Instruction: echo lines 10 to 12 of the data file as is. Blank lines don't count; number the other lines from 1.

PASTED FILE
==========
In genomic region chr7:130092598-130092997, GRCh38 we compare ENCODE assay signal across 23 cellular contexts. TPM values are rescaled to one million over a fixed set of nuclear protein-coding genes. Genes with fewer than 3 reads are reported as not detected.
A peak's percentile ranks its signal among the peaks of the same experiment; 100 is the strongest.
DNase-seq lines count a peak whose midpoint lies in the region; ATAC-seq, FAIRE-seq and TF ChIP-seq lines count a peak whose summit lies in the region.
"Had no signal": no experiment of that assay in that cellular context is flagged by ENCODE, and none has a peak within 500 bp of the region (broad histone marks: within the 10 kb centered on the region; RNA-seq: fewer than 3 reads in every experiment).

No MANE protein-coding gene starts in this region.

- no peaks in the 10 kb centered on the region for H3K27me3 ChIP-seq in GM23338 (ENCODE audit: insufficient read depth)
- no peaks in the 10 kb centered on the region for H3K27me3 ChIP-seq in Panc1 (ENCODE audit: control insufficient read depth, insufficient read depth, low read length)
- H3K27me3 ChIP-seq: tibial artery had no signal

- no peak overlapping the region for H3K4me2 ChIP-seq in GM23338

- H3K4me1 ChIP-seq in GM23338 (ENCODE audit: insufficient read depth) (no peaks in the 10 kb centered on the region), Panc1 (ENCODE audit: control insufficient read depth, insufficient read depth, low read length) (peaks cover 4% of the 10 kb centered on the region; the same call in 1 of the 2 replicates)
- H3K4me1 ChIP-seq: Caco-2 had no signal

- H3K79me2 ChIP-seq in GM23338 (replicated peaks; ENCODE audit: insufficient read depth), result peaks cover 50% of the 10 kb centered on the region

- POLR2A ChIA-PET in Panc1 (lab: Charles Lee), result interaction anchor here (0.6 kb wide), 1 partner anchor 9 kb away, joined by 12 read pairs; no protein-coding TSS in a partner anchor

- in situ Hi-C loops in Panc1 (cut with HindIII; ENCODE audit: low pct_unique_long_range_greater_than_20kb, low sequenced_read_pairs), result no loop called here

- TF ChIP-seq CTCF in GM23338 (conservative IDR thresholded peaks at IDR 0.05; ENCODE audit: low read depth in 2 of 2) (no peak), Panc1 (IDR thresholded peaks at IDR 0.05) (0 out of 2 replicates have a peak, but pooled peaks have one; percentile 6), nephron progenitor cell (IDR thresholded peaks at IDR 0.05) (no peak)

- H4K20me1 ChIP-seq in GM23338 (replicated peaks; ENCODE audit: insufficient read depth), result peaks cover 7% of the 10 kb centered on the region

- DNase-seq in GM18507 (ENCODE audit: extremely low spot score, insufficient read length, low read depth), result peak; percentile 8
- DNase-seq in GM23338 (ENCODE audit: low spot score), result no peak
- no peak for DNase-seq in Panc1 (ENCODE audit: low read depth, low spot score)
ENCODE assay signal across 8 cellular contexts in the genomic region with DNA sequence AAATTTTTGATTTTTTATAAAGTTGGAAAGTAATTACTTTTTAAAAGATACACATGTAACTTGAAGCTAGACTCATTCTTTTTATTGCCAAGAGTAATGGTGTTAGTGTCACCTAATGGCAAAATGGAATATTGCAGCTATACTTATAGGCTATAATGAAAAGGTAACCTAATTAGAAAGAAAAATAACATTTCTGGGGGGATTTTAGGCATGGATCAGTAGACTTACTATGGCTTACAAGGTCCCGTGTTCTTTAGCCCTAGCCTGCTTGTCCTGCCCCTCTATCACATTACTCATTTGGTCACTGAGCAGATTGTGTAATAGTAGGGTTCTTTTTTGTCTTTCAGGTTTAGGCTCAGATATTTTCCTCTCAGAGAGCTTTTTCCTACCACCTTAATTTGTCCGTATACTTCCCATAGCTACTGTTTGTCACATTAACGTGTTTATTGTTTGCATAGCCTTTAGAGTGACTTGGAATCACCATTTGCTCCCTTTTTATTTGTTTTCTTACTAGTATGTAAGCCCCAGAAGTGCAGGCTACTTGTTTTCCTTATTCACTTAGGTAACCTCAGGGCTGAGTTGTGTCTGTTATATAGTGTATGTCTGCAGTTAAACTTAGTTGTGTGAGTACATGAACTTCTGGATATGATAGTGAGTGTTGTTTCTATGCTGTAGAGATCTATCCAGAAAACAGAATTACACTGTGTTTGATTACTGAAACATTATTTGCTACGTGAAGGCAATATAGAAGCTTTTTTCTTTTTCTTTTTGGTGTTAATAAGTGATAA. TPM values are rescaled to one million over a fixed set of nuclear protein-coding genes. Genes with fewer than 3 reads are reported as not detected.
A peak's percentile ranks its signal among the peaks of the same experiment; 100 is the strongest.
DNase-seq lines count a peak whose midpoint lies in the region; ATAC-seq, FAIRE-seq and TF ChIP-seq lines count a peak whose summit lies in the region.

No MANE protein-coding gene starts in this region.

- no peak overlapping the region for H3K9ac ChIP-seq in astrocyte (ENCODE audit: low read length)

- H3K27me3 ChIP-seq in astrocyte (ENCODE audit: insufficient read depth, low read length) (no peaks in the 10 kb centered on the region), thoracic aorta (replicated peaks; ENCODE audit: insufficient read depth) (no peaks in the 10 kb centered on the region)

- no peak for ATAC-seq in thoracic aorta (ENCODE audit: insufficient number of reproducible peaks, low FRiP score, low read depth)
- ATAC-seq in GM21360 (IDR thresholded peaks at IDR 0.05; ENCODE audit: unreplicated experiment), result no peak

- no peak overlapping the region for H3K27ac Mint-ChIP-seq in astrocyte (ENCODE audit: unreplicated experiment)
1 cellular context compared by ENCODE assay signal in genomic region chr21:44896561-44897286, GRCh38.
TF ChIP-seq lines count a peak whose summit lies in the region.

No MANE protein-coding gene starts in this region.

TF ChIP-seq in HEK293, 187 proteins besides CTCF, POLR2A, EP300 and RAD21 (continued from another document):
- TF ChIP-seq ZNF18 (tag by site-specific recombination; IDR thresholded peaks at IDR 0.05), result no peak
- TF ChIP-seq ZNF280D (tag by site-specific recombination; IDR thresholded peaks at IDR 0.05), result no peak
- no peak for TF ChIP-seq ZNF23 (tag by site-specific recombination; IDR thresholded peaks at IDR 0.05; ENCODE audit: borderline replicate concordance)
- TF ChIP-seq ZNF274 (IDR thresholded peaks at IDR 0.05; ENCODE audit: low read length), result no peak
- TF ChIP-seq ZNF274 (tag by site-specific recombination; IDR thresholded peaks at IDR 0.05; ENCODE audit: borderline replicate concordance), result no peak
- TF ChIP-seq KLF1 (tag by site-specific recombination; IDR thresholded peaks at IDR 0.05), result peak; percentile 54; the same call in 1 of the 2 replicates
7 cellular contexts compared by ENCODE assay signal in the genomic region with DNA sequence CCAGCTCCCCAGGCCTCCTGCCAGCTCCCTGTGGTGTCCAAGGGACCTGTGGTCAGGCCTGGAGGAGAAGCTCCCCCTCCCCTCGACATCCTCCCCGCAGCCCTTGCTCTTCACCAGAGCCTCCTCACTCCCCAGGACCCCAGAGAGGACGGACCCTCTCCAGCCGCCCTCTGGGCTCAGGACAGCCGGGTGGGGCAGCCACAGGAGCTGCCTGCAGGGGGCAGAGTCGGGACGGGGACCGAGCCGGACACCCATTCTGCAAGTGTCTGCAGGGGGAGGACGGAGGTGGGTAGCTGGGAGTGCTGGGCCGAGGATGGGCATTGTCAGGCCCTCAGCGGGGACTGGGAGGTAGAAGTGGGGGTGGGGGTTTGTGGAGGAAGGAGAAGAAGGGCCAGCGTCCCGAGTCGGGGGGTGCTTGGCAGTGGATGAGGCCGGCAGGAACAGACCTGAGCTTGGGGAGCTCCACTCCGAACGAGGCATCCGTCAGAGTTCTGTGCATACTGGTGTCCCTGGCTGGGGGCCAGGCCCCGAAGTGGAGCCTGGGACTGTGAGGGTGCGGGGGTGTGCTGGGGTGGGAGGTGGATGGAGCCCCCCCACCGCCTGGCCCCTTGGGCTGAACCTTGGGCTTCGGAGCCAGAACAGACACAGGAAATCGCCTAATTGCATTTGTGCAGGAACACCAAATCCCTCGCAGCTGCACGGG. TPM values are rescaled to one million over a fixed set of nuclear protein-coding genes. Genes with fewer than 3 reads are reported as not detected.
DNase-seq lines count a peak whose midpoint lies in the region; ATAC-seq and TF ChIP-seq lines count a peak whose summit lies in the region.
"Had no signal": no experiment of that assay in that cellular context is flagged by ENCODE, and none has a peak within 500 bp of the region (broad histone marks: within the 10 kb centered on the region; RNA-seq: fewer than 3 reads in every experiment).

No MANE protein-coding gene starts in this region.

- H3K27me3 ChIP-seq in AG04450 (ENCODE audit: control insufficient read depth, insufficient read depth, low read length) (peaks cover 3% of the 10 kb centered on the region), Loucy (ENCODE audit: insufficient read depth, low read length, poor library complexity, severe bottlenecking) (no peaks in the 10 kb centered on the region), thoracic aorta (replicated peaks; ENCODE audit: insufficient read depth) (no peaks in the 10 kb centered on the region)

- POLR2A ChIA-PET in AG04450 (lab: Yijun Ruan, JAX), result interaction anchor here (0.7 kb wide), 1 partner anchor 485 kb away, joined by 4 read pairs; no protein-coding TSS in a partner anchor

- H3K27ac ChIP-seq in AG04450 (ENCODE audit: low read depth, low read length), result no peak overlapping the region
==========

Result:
- H3K4me1 ChIP-seq in GM23338 (ENCODE audit: insufficient read depth) (no peaks in the 10 kb centered on the region), Panc1 (ENCODE audit: control insufficient read depth, insufficient read depth, low read length) (peaks cover 4% of the 10 kb centered on the region; the same call in 1 of the 2 replicates)
- H3K4me1 ChIP-seq: Caco-2 had no signal

- H3K79me2 ChIP-seq in GM23338 (replicated peaks; ENCODE audit: insufficient read depth), result peaks cover 50% of the 10 kb centered on the region